The Norwegian Agency of Development Cooperation (NORAD) has committed NOK 45 million (US$5 million) to increase the incomes and build the resilience of small aquaculture farmers in Kenya, Mozambique, and Tanzania, as more people spiral into hunger and poverty as a result of pandemic restrictions, climate change, and conflicts, the International Fund for Agricultural Development (IFAD) announced recently.

“This generous contribution of Norway underscores its credentials as a global leader in sustainable fisheries management and is further proof of the country’s relentless determination to free the world from hunger and poverty,” said Gilbert F. Houngbo, President of IFAD. “The sustainable development of the aquaculture sector holds significant potential to address malnutrition and poverty worldwide. Norway’s support will help thousands of small aquaculture farmers build better lives for their families and produce the healthy foods their communities need.”

The contribution from NORAD will finance the Advancing Resilient and Nutrition-sensitive Smallholder Aquaculture (ARNSA) Project implemented by IFAD and its government partners. To support approximately 3,000 smallholders and make increased quantity and quality fish products available to at least 100,000 people, the project will pilot and scale-up climate-resilient and nutrition-focused aquaculture technologies and approaches. It will, in particular, improve access to quality and affordable farm inputs such as seeds and feed, and to market opportunities especially for women and youth through innovation and value creation. It will also strengthen farmers’ technical skills and extension services and address post-harvest losses.

The project will focus mainly on inland aquaculture, except in Tanzania where attention will be given also to seaweed value chains. The support from NORAD contributes to IFAD’s increasing attention to aquaculture in Sub-Sahara Africa, which now includes related investments in Tanzania, Kenya, Mozambique, Angola, Eritrea, Ethiopia, Nigeria and Ghana.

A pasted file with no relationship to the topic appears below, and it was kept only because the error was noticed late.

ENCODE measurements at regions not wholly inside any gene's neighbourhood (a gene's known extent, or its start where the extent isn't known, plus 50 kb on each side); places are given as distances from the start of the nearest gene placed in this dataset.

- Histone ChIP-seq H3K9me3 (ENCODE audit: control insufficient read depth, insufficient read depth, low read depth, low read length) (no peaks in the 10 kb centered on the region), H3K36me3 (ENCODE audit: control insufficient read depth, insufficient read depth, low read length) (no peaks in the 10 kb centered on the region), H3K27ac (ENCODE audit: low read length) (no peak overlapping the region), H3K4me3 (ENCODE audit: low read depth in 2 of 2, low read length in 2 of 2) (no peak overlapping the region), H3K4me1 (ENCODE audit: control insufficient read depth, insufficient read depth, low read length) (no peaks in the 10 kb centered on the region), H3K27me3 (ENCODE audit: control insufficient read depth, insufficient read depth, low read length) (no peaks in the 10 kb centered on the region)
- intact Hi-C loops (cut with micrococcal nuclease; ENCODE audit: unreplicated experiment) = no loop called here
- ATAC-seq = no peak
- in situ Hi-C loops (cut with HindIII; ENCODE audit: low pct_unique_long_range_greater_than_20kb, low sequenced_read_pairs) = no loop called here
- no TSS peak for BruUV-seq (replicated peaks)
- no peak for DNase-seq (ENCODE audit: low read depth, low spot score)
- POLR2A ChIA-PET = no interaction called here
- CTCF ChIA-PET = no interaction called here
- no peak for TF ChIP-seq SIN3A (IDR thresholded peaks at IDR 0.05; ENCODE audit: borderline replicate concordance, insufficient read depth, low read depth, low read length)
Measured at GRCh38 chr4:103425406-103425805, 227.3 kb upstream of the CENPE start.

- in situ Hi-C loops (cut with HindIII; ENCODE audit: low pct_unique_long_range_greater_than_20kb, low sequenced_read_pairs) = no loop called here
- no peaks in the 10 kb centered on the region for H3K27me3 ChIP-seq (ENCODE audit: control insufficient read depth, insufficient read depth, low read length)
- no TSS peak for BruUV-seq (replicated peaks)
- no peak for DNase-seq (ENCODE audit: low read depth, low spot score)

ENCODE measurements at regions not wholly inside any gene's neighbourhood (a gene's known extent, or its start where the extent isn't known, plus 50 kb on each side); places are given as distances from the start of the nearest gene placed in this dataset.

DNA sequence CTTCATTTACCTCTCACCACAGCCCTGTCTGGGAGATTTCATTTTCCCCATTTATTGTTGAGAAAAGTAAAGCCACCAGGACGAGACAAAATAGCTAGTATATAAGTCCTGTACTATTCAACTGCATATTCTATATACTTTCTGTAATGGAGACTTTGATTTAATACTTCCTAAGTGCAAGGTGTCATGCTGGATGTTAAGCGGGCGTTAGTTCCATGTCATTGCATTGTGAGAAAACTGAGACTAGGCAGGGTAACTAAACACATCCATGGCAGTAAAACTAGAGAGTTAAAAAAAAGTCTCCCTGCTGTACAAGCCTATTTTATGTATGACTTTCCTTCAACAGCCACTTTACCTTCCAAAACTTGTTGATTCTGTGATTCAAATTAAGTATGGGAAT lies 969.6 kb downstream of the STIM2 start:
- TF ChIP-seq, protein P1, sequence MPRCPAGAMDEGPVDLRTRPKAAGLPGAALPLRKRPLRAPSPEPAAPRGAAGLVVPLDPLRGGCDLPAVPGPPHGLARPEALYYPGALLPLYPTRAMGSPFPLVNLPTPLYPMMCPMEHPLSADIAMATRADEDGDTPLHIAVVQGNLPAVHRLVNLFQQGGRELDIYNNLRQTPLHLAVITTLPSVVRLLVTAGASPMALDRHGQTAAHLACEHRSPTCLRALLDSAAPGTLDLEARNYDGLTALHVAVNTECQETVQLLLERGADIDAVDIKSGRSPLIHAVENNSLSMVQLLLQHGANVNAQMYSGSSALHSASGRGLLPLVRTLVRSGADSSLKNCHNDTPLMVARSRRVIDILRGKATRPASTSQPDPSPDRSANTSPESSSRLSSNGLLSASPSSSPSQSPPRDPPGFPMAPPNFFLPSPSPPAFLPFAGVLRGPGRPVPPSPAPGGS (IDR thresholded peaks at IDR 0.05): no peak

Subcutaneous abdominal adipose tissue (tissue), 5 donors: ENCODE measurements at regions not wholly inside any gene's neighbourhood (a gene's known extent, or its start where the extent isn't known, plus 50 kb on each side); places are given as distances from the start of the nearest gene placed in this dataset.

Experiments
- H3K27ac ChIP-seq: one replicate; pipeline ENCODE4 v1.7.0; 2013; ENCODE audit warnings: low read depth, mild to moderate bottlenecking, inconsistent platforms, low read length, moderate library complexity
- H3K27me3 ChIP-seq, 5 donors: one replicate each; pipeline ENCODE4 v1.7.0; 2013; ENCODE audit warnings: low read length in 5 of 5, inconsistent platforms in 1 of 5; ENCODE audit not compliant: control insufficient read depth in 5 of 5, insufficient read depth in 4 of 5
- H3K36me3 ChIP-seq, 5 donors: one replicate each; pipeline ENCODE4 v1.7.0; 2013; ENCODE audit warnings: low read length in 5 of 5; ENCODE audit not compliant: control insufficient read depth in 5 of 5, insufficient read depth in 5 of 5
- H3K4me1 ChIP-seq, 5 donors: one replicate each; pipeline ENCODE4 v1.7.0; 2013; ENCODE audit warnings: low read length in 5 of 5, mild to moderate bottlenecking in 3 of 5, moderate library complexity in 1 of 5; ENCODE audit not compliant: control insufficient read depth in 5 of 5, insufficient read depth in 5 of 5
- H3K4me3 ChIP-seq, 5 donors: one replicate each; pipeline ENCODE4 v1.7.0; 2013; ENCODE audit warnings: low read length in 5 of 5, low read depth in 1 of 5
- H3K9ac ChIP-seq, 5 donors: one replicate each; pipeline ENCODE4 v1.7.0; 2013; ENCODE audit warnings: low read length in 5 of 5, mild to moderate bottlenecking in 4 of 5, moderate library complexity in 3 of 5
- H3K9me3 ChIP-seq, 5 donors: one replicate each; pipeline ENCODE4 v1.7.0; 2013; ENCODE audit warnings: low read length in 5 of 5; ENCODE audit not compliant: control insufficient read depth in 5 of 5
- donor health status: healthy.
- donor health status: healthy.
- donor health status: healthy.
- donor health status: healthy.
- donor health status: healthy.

Today, small-scale aquaculture farmers provide over 80 per cent of the global aquaculture production. Worldwide roughly 20 million people engage in full or part-time aquaculture, many of whom struggle to maintain reasonable livelihoods. With a growing demand for fish products, in particular from Africa and Asia, the sector holds a strong potential for growth, better incomes for the producers and employment opportunities, especially for women.

In addition, as a source of high-quality macro and micronutrients, fish and aquatic foods are irreplaceable in combating malnutrition and alleviating nutritional deficiencies. Globally, 22% of children below the age of five (149 million) are stunted (too short for their age) and 30% of girls and women aged 15-49 years (571 million) suffer from anaemia.

As one of the world’s leading fishing and aquaculture nations, Norway has made the establishment of secure and sustainable fisheries and ecosystems in partner countries a priority through its Fish for Development programme. It aims to provide a coordinated and effective response to increasing food demand, rising poverty and the urgency to achieve multiple Sustainable Development Goals by 2030.

A founding member of IFAD, Norway has contributed US$435.26 million to the Funds’ core budget since its creation in 1978. In addition, Norway pledged NOK 508 million (US$53.46 million) to IFAD’s 2022-2024 funding cycle, a 40% increase from the previous cycle. Norway is also supporting specific programmes directly for a total of US$30.2 million, in particular, to help small-scale farmers adapt to climate change, tackle malnutrition, and support farming families and refugees in the Lake Chad Basin.